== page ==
I doubt the reason the chief’s called me into his office is to award me a gold star for effort. I sink into the worn upholstered chair in front of his desk as he slams the door shut. He rounds his desk, unbuttoning his suit jacket and setting in over his chair back. I watch as he rolls his sleeves up one by one before settling his eyes on me.
“How are things going with your case, Paul?”
The chief’s eyebrow twitches. “Is that why I haven’t gotten an update in two weeks?”
I twiddle my thumbs in my lap. The chief hates fidgeting, so I continue. “Jacob hasn’t made any movement in the last while. We’re sort of playing the waiting game now.”
I glance at the chief’s desk. It’s pretty bare, with a folder, some papers and pens. A single photo of his daughter graduating rests in a plain wood frame in the corner. No photos of his wife.
“A waiting game?” The chief scoffs. “Sounds to me like you’re being lazy. I gave you this assignment to get your blood pumping, to reignite your passion for police work. You don’t get paid to sit around, inhaling donuts and watching your waistline grow.”
I resent his comment. I’ve been watching my weight. In fact I’ve lost two pounds. I shift forward in my chair, resting my elbows on my knees. “I told you about what happened at the coffee shop. Since then he’s been quiet. I planned on—“
“Planned on wasting precious time? My god, the quality of our force has fallen steeply since my day.” The chief pinches the bridge of his nose and exhales slowly. He plucks up the folder from his desk and opens it, flipping through the pages inside. “You seem to have a lead right under your nose. The girl from the sexual assault case. Haven’t you thought to interview her yet?” he asks, an edge of irritation to his voice.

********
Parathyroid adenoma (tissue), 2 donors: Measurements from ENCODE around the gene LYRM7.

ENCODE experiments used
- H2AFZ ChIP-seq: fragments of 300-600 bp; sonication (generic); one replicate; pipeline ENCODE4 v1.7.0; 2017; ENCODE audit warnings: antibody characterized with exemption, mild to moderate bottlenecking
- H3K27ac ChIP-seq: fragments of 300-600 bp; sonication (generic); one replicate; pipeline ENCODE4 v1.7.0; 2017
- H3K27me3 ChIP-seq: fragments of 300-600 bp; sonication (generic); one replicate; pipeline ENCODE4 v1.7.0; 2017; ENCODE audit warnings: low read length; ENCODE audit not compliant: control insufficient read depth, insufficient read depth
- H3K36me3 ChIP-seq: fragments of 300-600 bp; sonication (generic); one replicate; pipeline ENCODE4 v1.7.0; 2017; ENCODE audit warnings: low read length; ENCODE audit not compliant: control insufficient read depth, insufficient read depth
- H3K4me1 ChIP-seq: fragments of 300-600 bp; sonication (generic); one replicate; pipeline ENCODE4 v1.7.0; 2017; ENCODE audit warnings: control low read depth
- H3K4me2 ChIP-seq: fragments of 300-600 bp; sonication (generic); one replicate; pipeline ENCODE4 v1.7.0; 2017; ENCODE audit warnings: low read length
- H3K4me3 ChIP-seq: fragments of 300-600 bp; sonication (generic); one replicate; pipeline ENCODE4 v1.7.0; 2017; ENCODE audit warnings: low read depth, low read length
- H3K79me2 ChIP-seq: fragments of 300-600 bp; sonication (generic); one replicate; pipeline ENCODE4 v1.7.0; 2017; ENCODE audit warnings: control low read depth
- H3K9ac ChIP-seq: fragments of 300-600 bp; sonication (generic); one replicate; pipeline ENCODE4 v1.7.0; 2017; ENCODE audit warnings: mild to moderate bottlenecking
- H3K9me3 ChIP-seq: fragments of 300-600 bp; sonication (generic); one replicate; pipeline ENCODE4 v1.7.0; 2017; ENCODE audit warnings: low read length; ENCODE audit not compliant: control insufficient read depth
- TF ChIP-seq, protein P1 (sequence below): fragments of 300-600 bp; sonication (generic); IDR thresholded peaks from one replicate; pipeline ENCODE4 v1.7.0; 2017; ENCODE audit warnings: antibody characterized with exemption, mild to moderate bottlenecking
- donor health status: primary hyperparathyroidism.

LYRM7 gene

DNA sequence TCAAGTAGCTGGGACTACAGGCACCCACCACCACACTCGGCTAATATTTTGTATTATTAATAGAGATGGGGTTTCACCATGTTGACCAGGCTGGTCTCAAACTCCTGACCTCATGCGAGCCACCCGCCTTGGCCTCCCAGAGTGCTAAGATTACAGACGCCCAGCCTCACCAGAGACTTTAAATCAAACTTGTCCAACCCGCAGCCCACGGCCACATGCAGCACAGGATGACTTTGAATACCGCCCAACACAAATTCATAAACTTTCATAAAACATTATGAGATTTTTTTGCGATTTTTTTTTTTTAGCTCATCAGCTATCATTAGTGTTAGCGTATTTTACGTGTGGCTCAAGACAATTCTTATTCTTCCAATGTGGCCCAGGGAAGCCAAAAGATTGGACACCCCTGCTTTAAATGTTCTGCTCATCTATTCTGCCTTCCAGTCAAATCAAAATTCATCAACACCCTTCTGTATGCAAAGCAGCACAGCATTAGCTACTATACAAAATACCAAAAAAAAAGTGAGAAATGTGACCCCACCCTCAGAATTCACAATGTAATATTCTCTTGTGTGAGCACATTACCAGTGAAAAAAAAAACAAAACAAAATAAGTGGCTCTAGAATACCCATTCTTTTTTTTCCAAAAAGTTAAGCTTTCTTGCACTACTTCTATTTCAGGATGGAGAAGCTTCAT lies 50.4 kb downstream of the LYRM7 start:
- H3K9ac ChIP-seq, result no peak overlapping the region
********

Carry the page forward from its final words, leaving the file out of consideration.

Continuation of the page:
I force a grin. “I was getting to it. Why is it such a big deal to check this out now?”
“Because there’s been another disappearance. A couple of days ago Vincent Harbringer went missing. He’s in his late fifties and his family hasn’t seen him since he went out for a walk.” The chief’s mouth draws into a line. “Harbringer has several counts of sexual assault under his belt.”
“It sounds to be like you believe this Jacob kid is guilty. Isn’t that jumping the gun?”
“He’s the only lead we’ve got right now. So while we’re in here talking about this, Harbringer’s probably rotting in some alley and his killer is free to kill again. So what I’m asking is for you to get your ass out of my chair and into your cruiser.”
I stand from “the chief’s chair.” I hate his hard ass cop attitude. It’s not 1980 anymore. And if all the hard work he did is what led to his receding hairline, I don’t want any part of it. I force a smile to appease his pompous ego and exit the room.
Kevin saunters down the hallway, a cup of coffee in his hand. He grins when he sees me. “Did the chief rip you a new one?”
“Jesus Kev, don’t get me started. I’m on my way to question a magical lead right now. Chief’s orders.”
“Tough break. Hey,” he says, brightening up, “You still coming out for bowling tomorrow night?”
“Wouldn’t miss it. I could use a few beers and laughs. A night away from the old ball and chain wouldn’t hurt either.”
Kevin chuckles and sips his coffee. “I hear ya. Listen, I gotta get back to work, but I’ll see you tomorrow.”
“Take it easy.”
After I talk to Kevin I head down to the second floor of the precinct to grab my jacket and badge, then out to my cruiser to pay the lead a visit.